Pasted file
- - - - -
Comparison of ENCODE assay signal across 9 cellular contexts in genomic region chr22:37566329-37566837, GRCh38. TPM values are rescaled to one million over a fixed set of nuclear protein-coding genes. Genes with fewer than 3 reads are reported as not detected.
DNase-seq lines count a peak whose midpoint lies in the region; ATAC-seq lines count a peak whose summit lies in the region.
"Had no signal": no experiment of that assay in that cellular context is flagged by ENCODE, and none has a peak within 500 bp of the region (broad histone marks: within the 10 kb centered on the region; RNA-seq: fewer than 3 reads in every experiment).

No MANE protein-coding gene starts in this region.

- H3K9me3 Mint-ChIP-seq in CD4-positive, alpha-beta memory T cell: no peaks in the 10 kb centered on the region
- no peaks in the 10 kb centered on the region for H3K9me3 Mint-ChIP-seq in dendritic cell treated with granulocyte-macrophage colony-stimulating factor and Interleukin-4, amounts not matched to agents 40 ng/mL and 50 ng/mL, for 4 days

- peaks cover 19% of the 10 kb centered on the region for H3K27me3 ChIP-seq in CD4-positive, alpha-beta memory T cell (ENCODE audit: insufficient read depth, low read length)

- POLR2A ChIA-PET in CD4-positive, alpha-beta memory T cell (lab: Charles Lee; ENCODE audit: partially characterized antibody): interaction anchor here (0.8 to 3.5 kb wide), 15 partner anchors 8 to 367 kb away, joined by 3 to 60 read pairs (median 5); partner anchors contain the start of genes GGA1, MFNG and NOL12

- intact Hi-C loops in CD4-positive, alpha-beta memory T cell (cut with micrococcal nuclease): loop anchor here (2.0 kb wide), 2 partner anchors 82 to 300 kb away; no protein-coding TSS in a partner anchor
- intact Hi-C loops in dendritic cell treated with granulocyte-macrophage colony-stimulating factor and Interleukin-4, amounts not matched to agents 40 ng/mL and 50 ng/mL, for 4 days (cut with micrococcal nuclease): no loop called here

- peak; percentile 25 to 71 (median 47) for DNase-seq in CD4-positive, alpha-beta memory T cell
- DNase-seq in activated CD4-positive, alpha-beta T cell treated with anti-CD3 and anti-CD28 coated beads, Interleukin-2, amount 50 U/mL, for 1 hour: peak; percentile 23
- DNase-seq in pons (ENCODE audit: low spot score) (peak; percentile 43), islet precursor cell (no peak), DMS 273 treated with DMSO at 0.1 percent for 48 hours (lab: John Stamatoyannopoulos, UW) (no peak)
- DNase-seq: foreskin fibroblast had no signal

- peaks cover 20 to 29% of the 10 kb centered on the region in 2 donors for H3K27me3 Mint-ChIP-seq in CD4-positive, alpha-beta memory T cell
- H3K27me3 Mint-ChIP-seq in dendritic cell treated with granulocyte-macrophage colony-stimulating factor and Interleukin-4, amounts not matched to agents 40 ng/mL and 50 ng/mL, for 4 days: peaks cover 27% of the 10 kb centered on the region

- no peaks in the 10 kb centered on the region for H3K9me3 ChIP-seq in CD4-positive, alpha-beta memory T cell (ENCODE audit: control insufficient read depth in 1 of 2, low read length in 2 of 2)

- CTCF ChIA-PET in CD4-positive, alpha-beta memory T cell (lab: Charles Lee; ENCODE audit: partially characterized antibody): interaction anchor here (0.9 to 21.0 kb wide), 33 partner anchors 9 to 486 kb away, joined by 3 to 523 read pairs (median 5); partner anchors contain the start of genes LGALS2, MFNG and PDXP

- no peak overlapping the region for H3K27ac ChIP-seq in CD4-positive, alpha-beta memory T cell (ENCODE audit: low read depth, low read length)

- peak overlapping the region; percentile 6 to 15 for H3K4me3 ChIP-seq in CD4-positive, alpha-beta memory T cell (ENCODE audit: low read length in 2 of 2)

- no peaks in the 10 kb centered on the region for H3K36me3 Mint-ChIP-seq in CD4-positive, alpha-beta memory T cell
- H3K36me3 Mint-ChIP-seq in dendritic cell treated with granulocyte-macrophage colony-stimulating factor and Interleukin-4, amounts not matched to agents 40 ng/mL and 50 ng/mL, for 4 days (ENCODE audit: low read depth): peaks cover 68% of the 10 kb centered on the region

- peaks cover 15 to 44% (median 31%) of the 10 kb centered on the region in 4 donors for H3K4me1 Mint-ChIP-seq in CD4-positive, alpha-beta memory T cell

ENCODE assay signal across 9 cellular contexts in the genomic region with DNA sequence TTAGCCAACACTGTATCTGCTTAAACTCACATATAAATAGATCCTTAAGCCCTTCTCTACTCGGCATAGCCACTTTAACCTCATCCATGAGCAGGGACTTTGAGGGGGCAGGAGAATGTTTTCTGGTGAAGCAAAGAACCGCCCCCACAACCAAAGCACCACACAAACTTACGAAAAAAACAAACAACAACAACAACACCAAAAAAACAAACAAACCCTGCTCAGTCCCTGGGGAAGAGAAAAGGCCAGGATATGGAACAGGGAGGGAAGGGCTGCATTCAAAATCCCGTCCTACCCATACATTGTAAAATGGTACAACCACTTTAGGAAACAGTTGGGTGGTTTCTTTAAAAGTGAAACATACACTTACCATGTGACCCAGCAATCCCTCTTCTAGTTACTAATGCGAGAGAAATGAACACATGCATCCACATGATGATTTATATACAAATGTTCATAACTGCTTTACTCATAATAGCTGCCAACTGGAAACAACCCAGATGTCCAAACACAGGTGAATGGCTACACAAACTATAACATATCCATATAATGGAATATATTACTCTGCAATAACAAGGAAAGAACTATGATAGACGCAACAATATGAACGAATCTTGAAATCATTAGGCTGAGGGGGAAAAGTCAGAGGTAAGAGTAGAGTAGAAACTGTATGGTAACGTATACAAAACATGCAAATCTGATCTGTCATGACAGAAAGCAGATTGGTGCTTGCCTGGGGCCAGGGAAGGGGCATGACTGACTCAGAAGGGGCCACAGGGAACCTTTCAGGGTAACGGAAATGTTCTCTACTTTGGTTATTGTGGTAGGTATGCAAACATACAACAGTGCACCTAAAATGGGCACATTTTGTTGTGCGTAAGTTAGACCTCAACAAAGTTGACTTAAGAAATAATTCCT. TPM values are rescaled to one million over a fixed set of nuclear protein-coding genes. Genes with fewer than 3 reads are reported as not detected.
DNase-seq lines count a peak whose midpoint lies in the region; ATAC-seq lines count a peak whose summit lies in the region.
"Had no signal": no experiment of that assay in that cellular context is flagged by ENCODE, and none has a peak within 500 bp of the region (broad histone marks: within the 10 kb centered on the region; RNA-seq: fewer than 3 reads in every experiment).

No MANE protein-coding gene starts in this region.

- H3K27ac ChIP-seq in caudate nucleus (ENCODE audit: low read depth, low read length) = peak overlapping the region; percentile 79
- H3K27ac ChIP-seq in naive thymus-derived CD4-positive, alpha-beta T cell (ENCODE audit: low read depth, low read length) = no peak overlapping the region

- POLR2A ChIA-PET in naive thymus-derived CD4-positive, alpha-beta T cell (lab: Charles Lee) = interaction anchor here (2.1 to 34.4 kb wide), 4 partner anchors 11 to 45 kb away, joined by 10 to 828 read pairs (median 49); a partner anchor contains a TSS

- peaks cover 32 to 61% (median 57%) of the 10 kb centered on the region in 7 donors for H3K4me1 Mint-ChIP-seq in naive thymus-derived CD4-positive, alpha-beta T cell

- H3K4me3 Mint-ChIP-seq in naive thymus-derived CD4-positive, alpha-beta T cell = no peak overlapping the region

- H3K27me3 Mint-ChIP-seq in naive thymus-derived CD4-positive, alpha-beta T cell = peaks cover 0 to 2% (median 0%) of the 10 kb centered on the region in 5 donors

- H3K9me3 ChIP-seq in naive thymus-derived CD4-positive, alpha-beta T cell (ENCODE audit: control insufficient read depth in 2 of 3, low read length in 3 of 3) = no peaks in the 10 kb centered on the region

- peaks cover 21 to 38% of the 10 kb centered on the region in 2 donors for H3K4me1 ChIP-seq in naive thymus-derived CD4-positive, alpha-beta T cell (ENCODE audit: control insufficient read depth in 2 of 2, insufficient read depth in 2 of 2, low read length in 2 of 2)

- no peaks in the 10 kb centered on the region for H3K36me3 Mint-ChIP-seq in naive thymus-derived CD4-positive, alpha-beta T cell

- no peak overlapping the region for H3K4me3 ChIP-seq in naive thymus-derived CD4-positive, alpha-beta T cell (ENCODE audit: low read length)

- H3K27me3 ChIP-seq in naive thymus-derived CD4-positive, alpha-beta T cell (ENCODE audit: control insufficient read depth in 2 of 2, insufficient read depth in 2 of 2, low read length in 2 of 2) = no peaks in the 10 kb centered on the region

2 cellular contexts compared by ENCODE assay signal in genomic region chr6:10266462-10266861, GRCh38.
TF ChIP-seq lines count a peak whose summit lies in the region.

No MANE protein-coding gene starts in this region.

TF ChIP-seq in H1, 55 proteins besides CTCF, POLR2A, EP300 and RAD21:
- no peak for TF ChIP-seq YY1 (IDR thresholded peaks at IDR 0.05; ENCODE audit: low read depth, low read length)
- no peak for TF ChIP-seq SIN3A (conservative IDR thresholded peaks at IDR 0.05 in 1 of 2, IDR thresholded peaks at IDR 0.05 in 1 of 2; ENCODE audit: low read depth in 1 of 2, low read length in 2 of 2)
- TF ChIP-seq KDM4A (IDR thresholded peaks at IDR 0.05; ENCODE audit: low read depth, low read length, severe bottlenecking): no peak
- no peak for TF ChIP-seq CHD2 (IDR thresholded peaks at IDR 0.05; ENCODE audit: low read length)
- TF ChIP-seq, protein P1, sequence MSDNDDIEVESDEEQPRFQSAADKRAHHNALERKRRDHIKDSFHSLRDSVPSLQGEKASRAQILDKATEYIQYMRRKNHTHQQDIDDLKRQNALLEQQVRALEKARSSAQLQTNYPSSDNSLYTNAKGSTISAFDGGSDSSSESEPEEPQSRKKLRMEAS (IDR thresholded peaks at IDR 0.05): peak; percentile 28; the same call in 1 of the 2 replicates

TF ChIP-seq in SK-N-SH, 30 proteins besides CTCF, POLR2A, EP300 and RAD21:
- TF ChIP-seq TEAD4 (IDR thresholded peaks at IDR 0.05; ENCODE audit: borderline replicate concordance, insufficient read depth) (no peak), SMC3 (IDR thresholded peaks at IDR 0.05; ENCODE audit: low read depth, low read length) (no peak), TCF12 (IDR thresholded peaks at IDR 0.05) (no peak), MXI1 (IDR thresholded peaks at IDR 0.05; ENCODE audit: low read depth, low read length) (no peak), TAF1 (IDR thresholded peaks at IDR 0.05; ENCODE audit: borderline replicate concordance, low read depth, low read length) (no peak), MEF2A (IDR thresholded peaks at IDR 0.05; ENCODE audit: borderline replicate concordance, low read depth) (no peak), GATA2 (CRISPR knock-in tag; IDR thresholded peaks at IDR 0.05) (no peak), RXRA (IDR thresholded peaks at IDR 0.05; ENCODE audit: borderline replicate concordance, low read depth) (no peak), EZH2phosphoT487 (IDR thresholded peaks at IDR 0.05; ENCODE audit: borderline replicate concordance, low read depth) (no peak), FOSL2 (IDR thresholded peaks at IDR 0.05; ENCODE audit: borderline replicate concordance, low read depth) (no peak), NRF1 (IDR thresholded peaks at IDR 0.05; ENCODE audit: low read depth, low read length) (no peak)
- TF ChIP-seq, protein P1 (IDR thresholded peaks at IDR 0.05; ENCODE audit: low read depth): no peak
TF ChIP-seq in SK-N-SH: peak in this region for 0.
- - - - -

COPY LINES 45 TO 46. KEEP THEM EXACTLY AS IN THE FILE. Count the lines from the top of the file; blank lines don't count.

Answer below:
- TF ChIP-seq KDM4A (IDR thresholded peaks at IDR 0.05; ENCODE audit: low read depth, low read length, severe bottlenecking): no peak
- no peak for TF ChIP-seq CHD2 (IDR thresholded peaks at IDR 0.05; ENCODE audit: low read length)